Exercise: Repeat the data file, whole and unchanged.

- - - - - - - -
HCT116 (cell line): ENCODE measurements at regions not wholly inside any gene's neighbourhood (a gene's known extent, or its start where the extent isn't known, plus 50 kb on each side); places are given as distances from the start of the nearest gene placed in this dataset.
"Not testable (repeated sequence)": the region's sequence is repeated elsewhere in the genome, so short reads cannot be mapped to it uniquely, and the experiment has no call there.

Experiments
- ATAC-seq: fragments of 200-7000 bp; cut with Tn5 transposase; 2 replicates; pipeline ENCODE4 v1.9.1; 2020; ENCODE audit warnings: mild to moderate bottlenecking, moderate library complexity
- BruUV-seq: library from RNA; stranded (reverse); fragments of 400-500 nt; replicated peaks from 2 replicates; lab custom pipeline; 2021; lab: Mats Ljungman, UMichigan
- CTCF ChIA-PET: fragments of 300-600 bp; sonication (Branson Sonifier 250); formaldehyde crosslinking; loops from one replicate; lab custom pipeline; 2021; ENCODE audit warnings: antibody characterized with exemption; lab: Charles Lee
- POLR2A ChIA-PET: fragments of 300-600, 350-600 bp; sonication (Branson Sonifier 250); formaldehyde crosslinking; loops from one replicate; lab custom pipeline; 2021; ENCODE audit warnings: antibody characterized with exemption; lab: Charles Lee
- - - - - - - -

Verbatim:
HCT116 (cell line): ENCODE measurements at regions not wholly inside any gene's neighbourhood (a gene's known extent, or its start where the extent isn't known, plus 50 kb on each side); places are given as distances from the start of the nearest gene placed in this dataset.
"Not testable (repeated sequence)": the region's sequence is repeated elsewhere in the genome, so short reads cannot be mapped to it uniquely, and the experiment has no call there.

Experiments
- ATAC-seq: fragments of 200-7000 bp; cut with Tn5 transposase; 2 replicates; pipeline ENCODE4 v1.9.1; 2020; ENCODE audit warnings: mild to moderate bottlenecking, moderate library complexity
- BruUV-seq: library from RNA; stranded (reverse); fragments of 400-500 nt; replicated peaks from 2 replicates; lab custom pipeline; 2021; lab: Mats Ljungman, UMichigan
- CTCF ChIA-PET: fragments of 300-600 bp; sonication (Branson Sonifier 250); formaldehyde crosslinking; loops from one replicate; lab custom pipeline; 2021; ENCODE audit warnings: antibody characterized with exemption; lab: Charles Lee
- POLR2A ChIA-PET: fragments of 300-600, 350-600 bp; sonication (Branson Sonifier 250); formaldehyde crosslinking; loops from one replicate; lab custom pipeline; 2021; ENCODE audit warnings: antibody characterized with exemption; lab: Charles Lee